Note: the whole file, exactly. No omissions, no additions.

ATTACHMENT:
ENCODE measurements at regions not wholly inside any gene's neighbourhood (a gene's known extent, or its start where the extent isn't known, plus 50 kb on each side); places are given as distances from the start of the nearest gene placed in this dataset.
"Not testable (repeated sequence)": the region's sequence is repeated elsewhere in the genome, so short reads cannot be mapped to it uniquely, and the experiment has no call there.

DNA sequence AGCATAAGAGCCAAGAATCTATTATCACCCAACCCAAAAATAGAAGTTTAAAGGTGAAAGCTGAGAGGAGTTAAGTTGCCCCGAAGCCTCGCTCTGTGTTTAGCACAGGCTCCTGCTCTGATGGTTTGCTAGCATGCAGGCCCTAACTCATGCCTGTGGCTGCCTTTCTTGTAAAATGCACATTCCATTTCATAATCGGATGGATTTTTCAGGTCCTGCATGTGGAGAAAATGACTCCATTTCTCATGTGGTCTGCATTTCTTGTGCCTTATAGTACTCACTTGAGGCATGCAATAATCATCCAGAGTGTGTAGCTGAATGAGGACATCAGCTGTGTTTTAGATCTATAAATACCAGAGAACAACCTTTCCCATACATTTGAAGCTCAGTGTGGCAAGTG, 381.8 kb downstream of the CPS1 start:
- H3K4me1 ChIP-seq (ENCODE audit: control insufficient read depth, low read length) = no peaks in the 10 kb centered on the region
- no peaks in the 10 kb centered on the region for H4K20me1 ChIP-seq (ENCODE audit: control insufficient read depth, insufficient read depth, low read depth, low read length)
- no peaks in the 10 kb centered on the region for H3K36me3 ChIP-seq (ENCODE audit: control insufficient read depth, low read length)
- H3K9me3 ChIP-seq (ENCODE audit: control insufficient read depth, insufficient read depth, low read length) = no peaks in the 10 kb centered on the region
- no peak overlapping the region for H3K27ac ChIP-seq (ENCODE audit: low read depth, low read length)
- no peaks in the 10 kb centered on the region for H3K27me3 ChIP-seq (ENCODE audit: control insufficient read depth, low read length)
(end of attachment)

ENCODE measurements at regions not wholly inside any gene's neighbourhood (a gene's known extent, or its start where the extent isn't known, plus 50 kb on each side); places are given as distances from the start of the nearest gene placed in this dataset.
"Not testable (repeated sequence)": the region's sequence is repeated elsewhere in the genome, so short reads cannot be mapped to it uniquely, and the experiment has no call there.

DNA sequence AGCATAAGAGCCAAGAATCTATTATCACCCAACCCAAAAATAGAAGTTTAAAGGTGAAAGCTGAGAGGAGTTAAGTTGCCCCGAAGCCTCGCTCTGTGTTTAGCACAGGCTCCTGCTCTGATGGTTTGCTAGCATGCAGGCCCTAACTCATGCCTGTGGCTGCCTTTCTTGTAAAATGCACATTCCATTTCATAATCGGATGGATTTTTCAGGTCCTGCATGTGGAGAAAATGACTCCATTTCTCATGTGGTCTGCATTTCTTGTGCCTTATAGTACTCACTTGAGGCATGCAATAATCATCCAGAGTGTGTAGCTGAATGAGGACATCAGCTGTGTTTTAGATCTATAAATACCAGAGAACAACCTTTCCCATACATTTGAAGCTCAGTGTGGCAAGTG, 381.8 kb downstream of the CPS1 start:
- H3K4me1 ChIP-seq (ENCODE audit: control insufficient read depth, low read length) = no peaks in the 10 kb centered on the region
- no peaks in the 10 kb centered on the region for H4K20me1 ChIP-seq (ENCODE audit: control insufficient read depth, insufficient read depth, low read depth, low read length)
- no peaks in the 10 kb centered on the region for H3K36me3 ChIP-seq (ENCODE audit: control insufficient read depth, low read length)
- H3K9me3 ChIP-seq (ENCODE audit: control insufficient read depth, insufficient read depth, low read length) = no peaks in the 10 kb centered on the region
- no peak overlapping the region for H3K27ac ChIP-seq (ENCODE audit: low read depth, low read length)
- no peaks in the 10 kb centered on the region for H3K27me3 ChIP-seq (ENCODE audit: control insufficient read depth, low read length)